Having thus established a frame-of-reference, Chesbrough continues: "An open business model uses this new division of innovation labor - both in the creation of value and in the capture of a portion of that value. Open models create value by leveraging many more ideas, due to their inclusion of a variety of external concepts. Open models can also enable greater value capture, by using a key asset, resource, or position not only in the company's own business model but also in other companies businesses."
To those who have relatively little (if any) prior experience with business network transformation (BNT), I suggest that they first read and then re-read Word's brilliant Introduction and the first chapter, "Transforming Your Business Network" co-authored by Philip Lay and Geoffrey Moore, before proceeding to the other material. This approach will provide a frame of reference for Marco Iansiti and Ross Sullivan's discussion of "Business Network Transformation in Action in Chapter 2, and, a solid preparation for the information and advice that follow in Chapters 3-7 on how to achieve these strategic objectives:
o Creating superior customer value (Mohanbir Sawhney and Ranjay Gulati, Pages 39-57)
o Shrinking core while expanding periphery of the relational architecture (Gulati and David Kletter, Pages 59-95)
o Achieving and sustaining product leadership (N. Venkatraman, Pages 97-121)
o Driving collaborative success on global networks (John Hagel III, John Seely Brown, and Gautam Kasthurirangan, Pages 123-150)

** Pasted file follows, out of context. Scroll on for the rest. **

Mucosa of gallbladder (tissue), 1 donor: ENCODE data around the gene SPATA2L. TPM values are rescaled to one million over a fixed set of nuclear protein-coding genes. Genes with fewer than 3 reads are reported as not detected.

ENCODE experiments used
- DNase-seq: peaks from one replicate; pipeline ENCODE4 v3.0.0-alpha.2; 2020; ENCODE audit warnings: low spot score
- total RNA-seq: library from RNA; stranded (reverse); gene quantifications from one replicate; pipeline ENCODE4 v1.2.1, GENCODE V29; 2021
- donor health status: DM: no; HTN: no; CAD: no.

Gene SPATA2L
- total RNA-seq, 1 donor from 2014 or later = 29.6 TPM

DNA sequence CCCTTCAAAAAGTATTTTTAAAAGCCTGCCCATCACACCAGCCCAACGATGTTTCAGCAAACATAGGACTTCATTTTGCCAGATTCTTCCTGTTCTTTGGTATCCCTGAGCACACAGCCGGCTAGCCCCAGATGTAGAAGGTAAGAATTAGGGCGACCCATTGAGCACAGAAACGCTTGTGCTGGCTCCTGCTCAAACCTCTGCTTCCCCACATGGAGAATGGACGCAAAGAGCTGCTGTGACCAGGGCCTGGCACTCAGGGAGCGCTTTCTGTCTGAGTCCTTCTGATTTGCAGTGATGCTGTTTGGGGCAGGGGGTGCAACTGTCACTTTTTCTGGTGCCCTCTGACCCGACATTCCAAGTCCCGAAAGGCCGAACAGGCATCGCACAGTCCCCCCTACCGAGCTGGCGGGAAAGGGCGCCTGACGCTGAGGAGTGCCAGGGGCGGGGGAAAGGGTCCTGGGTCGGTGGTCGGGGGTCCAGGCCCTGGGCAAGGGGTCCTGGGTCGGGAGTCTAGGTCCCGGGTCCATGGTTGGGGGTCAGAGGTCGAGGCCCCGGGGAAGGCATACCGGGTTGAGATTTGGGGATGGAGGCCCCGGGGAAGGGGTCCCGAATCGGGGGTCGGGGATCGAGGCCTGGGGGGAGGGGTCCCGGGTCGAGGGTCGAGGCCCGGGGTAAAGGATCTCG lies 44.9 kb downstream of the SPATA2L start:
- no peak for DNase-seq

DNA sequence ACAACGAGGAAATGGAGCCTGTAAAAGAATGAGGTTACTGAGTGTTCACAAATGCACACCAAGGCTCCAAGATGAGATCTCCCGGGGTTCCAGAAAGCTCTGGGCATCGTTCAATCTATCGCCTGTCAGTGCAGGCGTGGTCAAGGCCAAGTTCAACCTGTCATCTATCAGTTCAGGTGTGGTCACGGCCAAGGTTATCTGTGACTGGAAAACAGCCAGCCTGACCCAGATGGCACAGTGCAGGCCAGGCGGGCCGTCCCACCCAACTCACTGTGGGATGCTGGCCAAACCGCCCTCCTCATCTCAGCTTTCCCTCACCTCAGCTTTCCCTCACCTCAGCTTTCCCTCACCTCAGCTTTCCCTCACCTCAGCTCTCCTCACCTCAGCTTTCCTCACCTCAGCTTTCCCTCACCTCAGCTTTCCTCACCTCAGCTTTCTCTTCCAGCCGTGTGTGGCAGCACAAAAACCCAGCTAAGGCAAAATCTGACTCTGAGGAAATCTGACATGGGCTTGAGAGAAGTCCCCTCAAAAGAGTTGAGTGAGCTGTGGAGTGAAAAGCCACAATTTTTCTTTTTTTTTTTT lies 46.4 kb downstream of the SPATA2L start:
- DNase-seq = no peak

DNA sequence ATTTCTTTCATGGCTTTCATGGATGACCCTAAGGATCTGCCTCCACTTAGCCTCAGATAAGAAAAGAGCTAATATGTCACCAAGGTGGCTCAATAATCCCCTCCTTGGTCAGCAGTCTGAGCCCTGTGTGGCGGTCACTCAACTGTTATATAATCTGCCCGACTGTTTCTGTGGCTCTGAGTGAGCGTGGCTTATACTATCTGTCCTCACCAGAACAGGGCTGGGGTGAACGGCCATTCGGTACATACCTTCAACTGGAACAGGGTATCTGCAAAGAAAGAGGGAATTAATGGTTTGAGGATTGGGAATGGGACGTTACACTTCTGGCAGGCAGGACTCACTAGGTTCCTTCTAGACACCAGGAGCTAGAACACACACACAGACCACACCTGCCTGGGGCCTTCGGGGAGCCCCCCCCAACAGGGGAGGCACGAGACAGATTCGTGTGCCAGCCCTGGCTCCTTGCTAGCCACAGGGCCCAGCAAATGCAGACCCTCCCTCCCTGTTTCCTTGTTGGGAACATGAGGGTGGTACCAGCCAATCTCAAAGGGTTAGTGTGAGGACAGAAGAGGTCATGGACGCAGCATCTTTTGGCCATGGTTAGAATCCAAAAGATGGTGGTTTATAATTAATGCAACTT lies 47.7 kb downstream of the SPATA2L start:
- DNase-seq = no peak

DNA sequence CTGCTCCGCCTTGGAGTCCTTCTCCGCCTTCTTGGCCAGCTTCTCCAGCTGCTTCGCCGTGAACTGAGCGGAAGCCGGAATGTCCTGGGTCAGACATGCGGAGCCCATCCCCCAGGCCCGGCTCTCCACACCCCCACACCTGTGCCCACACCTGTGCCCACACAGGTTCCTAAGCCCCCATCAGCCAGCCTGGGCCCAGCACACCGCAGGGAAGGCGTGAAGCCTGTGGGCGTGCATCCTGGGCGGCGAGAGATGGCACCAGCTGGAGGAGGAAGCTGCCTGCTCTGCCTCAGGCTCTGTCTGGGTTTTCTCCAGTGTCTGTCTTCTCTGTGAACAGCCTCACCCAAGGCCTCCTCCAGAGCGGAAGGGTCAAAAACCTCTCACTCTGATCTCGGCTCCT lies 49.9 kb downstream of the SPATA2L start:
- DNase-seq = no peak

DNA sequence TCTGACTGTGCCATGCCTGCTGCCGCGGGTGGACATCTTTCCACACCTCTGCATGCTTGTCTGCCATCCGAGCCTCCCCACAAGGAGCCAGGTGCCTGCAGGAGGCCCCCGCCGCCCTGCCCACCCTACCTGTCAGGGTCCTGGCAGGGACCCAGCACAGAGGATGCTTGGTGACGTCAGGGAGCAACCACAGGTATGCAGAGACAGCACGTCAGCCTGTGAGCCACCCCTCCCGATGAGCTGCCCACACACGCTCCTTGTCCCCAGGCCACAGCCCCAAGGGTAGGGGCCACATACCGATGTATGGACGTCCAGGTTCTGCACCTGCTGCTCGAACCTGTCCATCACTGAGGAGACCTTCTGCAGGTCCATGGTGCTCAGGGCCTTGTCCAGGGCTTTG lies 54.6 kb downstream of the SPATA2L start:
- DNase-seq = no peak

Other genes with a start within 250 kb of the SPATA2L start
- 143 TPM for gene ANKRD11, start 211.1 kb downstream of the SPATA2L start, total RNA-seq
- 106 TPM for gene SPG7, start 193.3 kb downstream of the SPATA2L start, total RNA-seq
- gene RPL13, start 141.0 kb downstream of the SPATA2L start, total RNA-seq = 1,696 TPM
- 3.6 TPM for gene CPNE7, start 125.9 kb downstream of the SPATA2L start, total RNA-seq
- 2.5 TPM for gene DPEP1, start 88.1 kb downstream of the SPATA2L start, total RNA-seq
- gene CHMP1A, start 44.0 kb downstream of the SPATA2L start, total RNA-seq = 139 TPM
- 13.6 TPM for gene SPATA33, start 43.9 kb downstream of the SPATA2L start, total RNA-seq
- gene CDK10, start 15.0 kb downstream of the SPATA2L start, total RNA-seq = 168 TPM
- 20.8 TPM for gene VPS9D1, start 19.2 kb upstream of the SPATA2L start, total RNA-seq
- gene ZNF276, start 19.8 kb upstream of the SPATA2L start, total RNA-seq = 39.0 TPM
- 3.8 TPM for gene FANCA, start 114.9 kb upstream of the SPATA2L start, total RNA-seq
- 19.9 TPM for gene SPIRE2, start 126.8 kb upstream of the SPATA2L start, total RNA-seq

o Leveraging profitability and competitive advantage with operational excellence (Randall H. Russell, Pages 151-177)
The material in the first two and remaining four chapters is of comparable scope, depth, and value. Readers will appreciate the fact that at the conclusion of the 11 chapters, rather than a formulaic summary of key points or checklist of "action steps" to be taken (albeit devices that can also have value), the author or co-authors of each suggest what is most appropriate for a conclusion to the given material. For Chapter 8, Chesbrough offers "Practical Lessons for Business Network Innovators"; for Chapter 9, Jeffrey Dyer concludes with suggesting a process by which to identify underperforming business partnerships; for Chapter 10, after explaining the role of IT in BNT, Andrew McAfee shares his thoughts about "Betting on the Next Wave" as he poses "three simple questions" he urges his reader to consider when defining appropriate IT initiatives; and at for the conclusion of Chapter 11, Lay and Moore also pose several questions, in this instance to help management teams to determine when and where to start "their BNT journey."
Again, I presume to suggest to those who have relatively little (if any) prior experience with business network transformation that they first read and then re-read Word's brilliant Introduction and the first chapter co-authored by Lay and Moore before proceeding to the other material. Ultimately, of course, each reader must determine what is of greatest interest, relevance, and value. Also, with all due respect to the quality of the advice offered throughout the volume, the reader must also determine which of it to follow and then, key point, how to execute it in the given organization.